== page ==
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          Most cited references54

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          The non-target impact of spinosyns on beneficial arthropods.

          Spinosyn-based products, mostly spinosad, have been widely recommended by extension specialists and agribusiness companies; consequently, they have been used to control various pests in many different cropping systems. Following the worldwide adoption of spinosad-based products for integrated and organic farming, an increasing number of ecotoxicological studies have been published in the past 10 years. These studies are primarily related to the risk assessment of spinosad towards beneficial arthropods. This review takes into account recent data with the aim of (i) highlighting potentially adverse effects of spinosyns on beneficial arthropods (and hence on ecosystem services that they provide in agroecosystems), (ii) clarifying the range of methods used to address spinosyn side effects on biocontrol agents and pollinators in order to provide new insights for the development of more accurate bioassays, (iii) identifying pitfalls when analysing laboratory results to assess field risks and (iv) gaining increasing knowledge on side effects when using spinosad for integrated pest management (IPM) programmes and organic farming. For the first time, a thorough review of possible risks of spinosad and novel spinosyns (such as spinetoram) to beneficial arthropods (notably natural enemies and pollinators) is provided. The acute lethal effect and multiple sublethal effects have been identified in almost all arthropod groups studied. This review will help to optimise the future use of spinosad and new spinosyns in IPM programmes and for organic farming, notably by preventing the possible side effects of spinosyns on beneficial arthropods. Copyright © 2012 Society of Chemical Industry.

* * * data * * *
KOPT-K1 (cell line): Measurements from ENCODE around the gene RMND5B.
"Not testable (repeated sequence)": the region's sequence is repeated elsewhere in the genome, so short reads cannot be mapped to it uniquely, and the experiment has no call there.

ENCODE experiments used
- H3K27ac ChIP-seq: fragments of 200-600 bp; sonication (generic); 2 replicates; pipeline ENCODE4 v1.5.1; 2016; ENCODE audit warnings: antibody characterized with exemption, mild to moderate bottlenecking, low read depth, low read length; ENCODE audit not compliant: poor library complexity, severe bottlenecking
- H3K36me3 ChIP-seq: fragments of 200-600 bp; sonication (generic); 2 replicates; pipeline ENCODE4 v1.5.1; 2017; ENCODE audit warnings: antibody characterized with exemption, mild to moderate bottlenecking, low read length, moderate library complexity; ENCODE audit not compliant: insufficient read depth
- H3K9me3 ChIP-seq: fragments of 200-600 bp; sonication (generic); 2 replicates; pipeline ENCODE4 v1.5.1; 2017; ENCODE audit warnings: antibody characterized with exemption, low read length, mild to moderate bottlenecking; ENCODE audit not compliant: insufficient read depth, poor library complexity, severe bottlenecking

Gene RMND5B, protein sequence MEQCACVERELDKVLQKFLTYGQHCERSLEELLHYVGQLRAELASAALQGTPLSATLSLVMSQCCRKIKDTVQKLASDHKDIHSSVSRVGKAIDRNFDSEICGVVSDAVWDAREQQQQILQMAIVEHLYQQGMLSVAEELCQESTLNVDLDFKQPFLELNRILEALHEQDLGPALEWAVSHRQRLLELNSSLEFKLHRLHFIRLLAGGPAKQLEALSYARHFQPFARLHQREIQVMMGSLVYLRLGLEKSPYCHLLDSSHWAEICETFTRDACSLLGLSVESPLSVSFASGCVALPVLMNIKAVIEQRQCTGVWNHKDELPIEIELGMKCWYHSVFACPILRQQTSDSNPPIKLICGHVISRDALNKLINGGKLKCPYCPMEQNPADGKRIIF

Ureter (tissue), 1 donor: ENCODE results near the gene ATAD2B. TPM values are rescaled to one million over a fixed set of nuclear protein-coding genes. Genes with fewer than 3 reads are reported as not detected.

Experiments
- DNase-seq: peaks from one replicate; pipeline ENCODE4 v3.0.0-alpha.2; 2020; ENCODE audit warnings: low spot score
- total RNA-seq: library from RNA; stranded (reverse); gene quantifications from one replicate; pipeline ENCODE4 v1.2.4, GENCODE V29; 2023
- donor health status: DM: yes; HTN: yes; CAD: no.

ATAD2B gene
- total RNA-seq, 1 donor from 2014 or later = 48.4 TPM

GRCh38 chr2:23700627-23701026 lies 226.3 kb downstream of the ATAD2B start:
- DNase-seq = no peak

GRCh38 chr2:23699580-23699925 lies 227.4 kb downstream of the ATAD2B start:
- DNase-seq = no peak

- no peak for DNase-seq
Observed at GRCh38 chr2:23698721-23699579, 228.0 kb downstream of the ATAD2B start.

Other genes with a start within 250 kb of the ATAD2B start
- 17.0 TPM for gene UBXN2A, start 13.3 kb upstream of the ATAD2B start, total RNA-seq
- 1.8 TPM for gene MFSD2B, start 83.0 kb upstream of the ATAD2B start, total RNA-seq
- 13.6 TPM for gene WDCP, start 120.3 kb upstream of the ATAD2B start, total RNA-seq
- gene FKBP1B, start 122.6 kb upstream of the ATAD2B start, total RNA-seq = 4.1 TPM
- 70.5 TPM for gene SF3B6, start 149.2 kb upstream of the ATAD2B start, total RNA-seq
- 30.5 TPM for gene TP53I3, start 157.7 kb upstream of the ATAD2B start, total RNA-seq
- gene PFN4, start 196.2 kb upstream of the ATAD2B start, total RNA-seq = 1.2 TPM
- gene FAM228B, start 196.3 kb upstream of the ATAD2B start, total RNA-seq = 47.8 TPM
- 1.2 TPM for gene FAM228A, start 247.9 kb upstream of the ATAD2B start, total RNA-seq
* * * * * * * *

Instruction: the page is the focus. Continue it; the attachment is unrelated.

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            Natural products in crop protection.

            The tremendous increase in crop yields associated with the 'green' revolution has been possible in part by the discovery and utilization of chemicals for pest control. However, concerns over the potential impact of pesticides on human health and the environment has led to the introduction of new pesticide registration procedures, such as the Food Quality Protection Act in the United States. These new regulations have reduced the number of synthetic pesticides available in agriculture. Therefore, the current paradigm of relying almost exclusively on chemicals for pest control may need to be reconsidered. New pesticides, including natural product-based pesticides are being discovered and developed to replace the compounds lost due to the new registration requirements. This review covers the historical use of natural products in agricultural practices, the impact of natural products on the development of new pesticides, and the future prospects for natural products-based pest management.
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              The spinosyn family of insecticides: realizing the potential of natural products research.